Revise the Kanban Bard on a regular basis: Plan the „To-Do“ list for the next time at the end of the current time box by moving the parked tasks from the „Backlog“ column and not-completed tasks of the current time box from the „Doing“ column to the „To-Do“ column. Always keep the status of all tasks up to date at so that the Kanban Board can serve as a tool of transparency and work synchronization. Move a planed task from the „To-Do“ column to the „Doing“ column when you started the task and from the column „Doing“ to the „Done“ column when you completed the task on a daily basis.
Keeping the Kanban Board up to date is not a responsibility of a single person such as Scrum Master, Team Lead or similar. It is a responsibility of each team member who execute tasks.

Rule #6: Improve collaboratively – Kanban requires constant evaluation, analysis, and improvement. When teams have a shared understanding of the process, they are more likely to reach a consensus should any problems arise. The Kanban Method suggests that various models of scientific approach are used to implement continuous, incremental, and evolutionary changes.

Rule #7: Accessible to everyone

The Kanban Board should be placed so that everyone who is involved in task execution, planning and revision as well as all stakeholders can easily see it anytime they like. This helps to avoid status requests from stakeholder and saves the team’s time for productive work.

When you work with an analog Kanban Board it should be placed in a room where everyone has access to and the most people have the shortest way to reach it. A digital Kanban Board should be stored in a shared folder (e.g. Sharepoint) with the write access for the team working and a read access for stakeholders.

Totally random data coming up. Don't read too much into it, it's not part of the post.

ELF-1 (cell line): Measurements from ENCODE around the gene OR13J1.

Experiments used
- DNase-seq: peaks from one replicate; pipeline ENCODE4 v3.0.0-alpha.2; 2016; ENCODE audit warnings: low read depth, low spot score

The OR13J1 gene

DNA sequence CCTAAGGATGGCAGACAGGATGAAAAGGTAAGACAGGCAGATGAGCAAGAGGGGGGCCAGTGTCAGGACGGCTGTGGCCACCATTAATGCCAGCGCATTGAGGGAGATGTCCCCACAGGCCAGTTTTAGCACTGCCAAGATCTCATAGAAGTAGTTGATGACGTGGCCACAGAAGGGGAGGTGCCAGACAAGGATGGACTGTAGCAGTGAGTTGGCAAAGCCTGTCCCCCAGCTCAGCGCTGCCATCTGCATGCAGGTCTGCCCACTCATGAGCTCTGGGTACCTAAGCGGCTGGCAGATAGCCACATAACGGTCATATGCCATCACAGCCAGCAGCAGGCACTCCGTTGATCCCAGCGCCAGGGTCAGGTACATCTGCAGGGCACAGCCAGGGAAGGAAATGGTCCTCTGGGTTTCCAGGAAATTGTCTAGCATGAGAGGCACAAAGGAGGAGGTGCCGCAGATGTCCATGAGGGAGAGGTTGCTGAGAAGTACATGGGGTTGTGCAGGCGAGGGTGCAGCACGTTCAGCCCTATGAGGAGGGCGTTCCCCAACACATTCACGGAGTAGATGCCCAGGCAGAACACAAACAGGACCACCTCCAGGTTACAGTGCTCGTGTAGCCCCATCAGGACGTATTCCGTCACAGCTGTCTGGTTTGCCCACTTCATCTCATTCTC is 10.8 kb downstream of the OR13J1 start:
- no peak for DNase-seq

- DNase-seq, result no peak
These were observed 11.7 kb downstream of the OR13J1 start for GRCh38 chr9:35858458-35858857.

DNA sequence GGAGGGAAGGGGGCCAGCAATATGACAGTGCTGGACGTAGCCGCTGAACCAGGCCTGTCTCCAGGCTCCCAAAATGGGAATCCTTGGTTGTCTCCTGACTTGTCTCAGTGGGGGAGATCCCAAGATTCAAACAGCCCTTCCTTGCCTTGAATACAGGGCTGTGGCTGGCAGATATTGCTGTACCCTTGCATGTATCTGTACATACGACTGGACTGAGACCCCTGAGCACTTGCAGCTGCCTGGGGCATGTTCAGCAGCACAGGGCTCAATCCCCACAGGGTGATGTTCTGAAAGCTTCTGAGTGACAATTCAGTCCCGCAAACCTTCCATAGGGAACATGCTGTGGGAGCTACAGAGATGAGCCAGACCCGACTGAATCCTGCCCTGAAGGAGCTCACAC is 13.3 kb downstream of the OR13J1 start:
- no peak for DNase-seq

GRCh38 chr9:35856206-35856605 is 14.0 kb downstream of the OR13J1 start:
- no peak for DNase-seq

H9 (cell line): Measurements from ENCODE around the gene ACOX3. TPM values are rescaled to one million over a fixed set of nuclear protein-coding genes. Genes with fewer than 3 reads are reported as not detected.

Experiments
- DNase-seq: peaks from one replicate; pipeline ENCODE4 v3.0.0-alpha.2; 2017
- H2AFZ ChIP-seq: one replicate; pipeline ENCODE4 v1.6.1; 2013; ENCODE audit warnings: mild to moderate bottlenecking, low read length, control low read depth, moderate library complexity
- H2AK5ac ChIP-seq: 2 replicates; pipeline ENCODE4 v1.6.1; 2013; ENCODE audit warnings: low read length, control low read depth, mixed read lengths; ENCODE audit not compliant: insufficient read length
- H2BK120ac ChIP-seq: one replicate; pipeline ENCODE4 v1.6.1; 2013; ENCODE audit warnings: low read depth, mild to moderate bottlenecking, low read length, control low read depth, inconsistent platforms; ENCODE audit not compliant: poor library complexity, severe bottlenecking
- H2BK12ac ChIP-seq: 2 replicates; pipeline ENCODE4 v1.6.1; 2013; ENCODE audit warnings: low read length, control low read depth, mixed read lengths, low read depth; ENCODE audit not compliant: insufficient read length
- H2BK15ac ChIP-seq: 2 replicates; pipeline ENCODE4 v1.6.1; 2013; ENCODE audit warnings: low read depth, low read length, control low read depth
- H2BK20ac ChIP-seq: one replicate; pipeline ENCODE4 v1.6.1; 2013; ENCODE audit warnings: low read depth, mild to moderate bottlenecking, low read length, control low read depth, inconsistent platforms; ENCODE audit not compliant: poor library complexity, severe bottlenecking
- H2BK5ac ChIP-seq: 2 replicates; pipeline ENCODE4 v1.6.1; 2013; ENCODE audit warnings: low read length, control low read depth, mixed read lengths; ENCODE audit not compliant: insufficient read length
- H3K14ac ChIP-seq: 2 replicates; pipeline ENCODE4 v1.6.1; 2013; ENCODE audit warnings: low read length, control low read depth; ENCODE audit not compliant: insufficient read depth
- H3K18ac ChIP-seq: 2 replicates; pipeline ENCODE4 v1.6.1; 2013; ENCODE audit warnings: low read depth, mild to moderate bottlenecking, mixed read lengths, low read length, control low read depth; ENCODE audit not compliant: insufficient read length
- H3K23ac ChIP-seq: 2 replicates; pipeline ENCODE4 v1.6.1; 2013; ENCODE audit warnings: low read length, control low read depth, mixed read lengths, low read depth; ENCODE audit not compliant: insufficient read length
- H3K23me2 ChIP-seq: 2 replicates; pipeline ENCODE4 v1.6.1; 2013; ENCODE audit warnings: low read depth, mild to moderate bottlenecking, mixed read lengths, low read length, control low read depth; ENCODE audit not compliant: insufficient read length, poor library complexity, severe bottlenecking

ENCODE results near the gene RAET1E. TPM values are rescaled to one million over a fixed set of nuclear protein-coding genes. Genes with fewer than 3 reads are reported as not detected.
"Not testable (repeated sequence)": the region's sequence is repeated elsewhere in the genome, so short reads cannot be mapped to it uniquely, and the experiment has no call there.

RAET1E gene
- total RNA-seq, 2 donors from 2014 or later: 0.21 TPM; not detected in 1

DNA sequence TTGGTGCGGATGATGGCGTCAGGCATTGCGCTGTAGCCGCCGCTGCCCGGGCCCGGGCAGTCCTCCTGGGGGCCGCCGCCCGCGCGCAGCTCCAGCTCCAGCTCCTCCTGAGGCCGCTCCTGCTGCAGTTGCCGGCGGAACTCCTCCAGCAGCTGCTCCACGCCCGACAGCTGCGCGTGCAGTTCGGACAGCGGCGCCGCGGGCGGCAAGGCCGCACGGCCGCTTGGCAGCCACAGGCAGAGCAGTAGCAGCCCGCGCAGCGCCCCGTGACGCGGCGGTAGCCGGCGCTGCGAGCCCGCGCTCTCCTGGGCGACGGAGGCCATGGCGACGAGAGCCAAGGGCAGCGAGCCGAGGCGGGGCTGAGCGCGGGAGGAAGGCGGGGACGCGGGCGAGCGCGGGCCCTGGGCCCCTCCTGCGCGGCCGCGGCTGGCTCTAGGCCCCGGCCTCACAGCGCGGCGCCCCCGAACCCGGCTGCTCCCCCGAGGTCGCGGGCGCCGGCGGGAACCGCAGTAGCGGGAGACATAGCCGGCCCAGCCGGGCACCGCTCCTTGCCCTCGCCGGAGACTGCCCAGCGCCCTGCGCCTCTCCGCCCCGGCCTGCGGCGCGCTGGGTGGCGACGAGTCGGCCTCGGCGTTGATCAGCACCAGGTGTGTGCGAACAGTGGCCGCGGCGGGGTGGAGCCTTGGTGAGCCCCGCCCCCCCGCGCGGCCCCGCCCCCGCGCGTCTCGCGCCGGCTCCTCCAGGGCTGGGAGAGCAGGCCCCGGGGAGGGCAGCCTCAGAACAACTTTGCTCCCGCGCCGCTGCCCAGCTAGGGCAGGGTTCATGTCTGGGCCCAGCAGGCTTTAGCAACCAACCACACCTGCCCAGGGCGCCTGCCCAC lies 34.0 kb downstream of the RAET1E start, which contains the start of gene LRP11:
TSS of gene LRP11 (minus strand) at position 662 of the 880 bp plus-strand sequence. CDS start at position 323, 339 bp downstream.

Rule #8: Purpose over tools

When you use the Kanban Board for the first time, start with an analog board on a wall. The reason for this lies in the rule of simplicity. All tasks are posted as post-its on the wall. This gives you a good overview and helps to draw your attention to relevant tasks. There are several good tools on the market such as Jira Agile BoardTrello etc. which not only provide basic Kanban Board features but also allow to track the progress with fancy customizable reports, e.g. Burn-Down charts, Average task duration, Number of tasks in status „Doing“ and „Done“ by team assignment, Number of tests planed vs. completed within a time box.

Rule #9: single south of truth

Avoid creating several Kanban Boards when you can achieve your goal with just one. Duplicating Boards and tasks leads to either extra effort for the team of keeping the boards in sync or to a disconnection of the tasks between two boards. The impact of the disconnection may be huge – from misinformation and misunderstandings to confusions and delays.

Rule #10: Visualize workflow – The first and most important task is to understand the current flow of work – what is the sequence of steps to execute in order to move an item from request to a deliverable product. This is done using a Kanban board with cards and columns: each column represents a step in your workflow, and each card represents a work item. Every item moves through the flow from start to end. By observing this process, you can easily track progress and identify bottlenecks in real-time.

Rule #11: team achievement over personnel achievement

Do not assign and track a task to a person, rather assign it to a team. The team should be able to complete the task independently from other teams or managers.

Doing it on a team level encourages the team spirit and mutual support and establishes psychological security which is inevitable for the success of a project.

Rule #12: Make process policies explicit – The process should be clearly defined, published, and confirmed for everyone in the team: people won’t feel motivated to be part of something unless they think it will be useful. When everyone is aware of the explicit policies, each person can suggest improvements that will improve your performance.